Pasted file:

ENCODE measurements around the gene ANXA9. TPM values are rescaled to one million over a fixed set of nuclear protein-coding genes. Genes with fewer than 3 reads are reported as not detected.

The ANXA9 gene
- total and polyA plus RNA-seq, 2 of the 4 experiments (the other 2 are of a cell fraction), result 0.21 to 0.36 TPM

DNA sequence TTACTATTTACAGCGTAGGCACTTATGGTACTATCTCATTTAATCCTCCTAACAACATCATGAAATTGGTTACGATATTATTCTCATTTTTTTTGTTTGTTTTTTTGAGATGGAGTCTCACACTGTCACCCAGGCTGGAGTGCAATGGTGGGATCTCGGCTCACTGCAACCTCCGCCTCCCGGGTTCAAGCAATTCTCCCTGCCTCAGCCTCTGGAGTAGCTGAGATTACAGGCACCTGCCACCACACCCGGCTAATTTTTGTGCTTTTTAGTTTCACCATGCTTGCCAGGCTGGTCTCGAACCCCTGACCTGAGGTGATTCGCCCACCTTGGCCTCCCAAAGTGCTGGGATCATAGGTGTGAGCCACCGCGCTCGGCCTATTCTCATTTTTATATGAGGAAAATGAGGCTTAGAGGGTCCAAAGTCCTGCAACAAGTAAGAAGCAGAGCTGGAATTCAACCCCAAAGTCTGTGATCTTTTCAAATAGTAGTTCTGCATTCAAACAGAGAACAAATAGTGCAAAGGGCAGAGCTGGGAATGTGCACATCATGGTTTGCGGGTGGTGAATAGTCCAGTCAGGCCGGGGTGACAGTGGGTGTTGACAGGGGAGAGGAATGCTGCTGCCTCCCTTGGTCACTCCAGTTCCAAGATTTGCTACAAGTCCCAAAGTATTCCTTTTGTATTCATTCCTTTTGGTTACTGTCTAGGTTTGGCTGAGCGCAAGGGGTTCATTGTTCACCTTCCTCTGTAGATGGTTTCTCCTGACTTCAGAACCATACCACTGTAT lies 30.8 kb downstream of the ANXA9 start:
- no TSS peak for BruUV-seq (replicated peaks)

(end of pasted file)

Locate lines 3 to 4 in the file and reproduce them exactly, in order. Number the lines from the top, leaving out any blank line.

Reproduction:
- total and polyA plus RNA-seq, 2 of the 4 experiments (the other 2 are of a cell fraction), result 0.21 to 0.36 TPM

DNA sequence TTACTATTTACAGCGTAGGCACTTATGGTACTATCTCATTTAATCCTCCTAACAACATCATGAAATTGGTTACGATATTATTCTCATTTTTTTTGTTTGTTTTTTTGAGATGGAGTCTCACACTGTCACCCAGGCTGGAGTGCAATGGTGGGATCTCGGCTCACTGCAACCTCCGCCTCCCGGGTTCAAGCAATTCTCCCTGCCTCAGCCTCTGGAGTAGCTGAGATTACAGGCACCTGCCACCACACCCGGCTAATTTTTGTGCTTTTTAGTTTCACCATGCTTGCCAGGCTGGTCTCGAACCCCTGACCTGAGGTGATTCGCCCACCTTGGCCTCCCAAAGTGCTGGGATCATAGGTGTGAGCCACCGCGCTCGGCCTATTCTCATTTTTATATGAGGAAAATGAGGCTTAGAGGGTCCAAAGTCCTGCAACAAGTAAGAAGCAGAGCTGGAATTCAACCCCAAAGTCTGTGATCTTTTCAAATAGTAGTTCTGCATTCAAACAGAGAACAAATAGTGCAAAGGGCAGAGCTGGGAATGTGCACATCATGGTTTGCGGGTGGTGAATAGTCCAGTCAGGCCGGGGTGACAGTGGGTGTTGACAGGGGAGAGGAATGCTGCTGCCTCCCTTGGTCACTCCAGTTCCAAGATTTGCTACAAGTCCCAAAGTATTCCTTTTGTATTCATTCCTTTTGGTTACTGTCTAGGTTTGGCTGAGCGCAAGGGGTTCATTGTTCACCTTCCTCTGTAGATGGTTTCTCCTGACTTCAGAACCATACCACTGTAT lies 30.8 kb downstream of the ANXA9 start: